In the beginning, there was pasta.
Out of the void sprang a colossal tangle of it accompanied by two proportionately large, red-sauced meatballs. On its first day, soaring through nothingness, this supernatural spaghetti being resolved to split the water from the heavens. And after much flying and building stuff, it grew weary and created somewhere to rest: land and—why not?—a volcano that spat alcohol. Later, after the world’s first hangover, came seas, humans, and the rest of creation.
And so, according to the Church of the Flying Spaghetti Monster, our world was formed. This is the creation myth first expounded in 2005 by physics student Bobby Henderson, who argued in an open letter to the Kansas Board of Education that his religion based on pasta was every bit as scientifically valid as Intelligent Design and therefore should be taught in schools. He published the letter and his god's eight commandments, or I Really Rather You Didn'ts, online and they soon went viral. Around the world, many thousands of self-identifying Pastafarians posted selfies wearing the church's official headgear, a stainless-steel colander.
One of these devout was Karen Martyn, an enterprising resident of Wellington, New Zealand, who felt convicted by the Monster’s message of ending oppression, fighting bigotry, and consuming pasta. She believed the Church of the Flying Spaghetti Monster deserved to be recognized as an official Kiwi religion. A corporate governance consultant, she was unfazed by the mountains of paperwork and applied to the Registrar-General’s office in 2015. Her request was granted.
“Easy peasy,” Martyn tells me at a weekly church service in July while handing me a bottle of peppery New Zealand syrah. “Anyone who knows the rules here could’ve got it done.”
Today, Martyn, who is self-possessed with a striking resemblance to Patricia Clarkson, is the Kiwi church’s acting Top Ramen. Her arm of the church doesn’t accept tithes and, so, doesn’t tally membership short of the 4,000 Facebook users who follow its updates. Four of them are gathered here at a home in Wellington this wintry Friday night to honor the Pastafarian Sabbath, as a local Pastafarian-run catering company, Blue Carrot, puts the last touches on tonight’s meal.
The rituals of the service are simple: Gather at a table, connect with other humans, feast on pasta. The attendees, who’ve requested anonymity to avoid the wrath of Christian detractors, begin to pass heaping servings of fettuccine and pleasantly gamy meatballs made from one of New Zealand’s countless sheep. After we’ve all been served, I ask if we’re to pray.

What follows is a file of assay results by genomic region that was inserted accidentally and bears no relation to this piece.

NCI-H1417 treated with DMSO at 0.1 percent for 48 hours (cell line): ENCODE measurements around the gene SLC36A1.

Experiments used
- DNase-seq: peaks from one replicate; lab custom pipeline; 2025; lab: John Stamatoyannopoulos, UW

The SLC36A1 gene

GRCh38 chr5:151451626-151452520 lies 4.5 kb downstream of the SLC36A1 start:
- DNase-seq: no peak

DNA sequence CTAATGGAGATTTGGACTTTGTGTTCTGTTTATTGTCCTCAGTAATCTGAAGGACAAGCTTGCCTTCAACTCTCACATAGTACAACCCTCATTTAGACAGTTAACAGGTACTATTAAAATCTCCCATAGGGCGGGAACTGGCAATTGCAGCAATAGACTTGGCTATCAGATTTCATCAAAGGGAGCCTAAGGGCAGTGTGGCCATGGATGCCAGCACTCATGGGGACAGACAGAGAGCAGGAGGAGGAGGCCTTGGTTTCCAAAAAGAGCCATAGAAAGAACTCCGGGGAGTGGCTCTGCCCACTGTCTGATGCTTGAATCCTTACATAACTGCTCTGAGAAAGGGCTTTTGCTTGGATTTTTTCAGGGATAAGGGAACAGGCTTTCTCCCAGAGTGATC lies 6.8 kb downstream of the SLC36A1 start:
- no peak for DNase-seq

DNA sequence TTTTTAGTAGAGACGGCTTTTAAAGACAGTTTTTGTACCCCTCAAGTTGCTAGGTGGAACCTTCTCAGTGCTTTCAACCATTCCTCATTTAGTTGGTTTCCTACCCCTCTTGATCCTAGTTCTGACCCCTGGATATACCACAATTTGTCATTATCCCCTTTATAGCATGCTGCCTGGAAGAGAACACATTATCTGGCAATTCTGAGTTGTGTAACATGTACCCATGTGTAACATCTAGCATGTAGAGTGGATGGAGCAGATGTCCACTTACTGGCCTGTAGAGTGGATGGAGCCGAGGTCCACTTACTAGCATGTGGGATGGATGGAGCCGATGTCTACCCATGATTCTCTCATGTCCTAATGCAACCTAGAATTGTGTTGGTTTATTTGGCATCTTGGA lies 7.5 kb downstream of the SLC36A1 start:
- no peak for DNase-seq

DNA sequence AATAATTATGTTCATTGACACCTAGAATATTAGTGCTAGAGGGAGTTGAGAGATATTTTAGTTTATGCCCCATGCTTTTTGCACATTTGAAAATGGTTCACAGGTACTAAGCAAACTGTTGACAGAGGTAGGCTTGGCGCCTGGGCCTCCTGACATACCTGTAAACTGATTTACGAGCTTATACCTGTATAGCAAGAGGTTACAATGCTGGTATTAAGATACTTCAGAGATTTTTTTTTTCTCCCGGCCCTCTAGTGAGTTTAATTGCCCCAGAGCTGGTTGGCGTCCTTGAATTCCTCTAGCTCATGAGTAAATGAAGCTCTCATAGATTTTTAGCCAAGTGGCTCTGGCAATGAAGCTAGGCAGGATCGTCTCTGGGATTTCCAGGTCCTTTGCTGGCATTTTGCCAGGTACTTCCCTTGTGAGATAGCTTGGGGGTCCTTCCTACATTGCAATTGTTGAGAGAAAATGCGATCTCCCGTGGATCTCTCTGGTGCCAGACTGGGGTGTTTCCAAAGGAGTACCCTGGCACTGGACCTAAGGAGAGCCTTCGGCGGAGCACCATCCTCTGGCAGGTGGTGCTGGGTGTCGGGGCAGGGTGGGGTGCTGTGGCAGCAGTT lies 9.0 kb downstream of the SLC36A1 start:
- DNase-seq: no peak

Martyn throws back her head in laughter. “The Flying Spaghetti Monster is a pure carbohydrate deity!” she says with deadpan conviction. “It doesn’t have ears! It won’t hear you. No, let’s just eat.”
One of the key tenets of the religion that attracted Martyn, who was raised Catholic, was its uniform rejection of guilt of any kind, including guilt for eating pasta.
“I remember this song from childhood: Eat his body, drink his blood, and we’ll sing a song of love. It always sounded so cannibalistic,” she says, twirling noodles. “I like to think we’re not actually eating the appendages of the Flying Spaghetti Monster.”
Transubstantiation, along with the Monster’s ambiguous sex, remains a point of contention among Pastafarians. Counter to purists, Martyn believes in a gender-neutral, inedible creator.
“When I tell people about my religion, the reaction is usually a shrug,” she says, laughing. “As if you’ve just said you were into BDSM. But is it really any more bizarre than any other religion?”
To be clear, not all Pastafarians believe in a literal pasta-fleshed god. “We’re just asking you to be a good person, to maximize the well-being of all sentient beings,” Martyn says. But she and other followers remain deeply committed to the thought. In December 2015, the church ordained its first ministeroni, who performs legally sanctioned weddings.
“So far we only have one ministeroni”—Martyn herself—“but we desperately need more!” she says with a deep sigh. “It’s not for a lack of applications. We had one woman make it all the way to the final stage, but she ended up pulling out. Lived in Auckland, too. We really need someone up there.”
For now, lovestruck pasta believers across New Zealand fly her out for services. She has officiated at dozens of ceremonies, one in which the couple exchanged rings in the shape of spaghetti and meatballs.
As we’re finishing dinner, I ask her why, of all foods, they worship pasta.
“Why pasta?” she asks, her voice gently raised as she takes another sip of syrah. “Because pasta is delicious! You can’t argue with pasta!”
“R’amen!” someone says.
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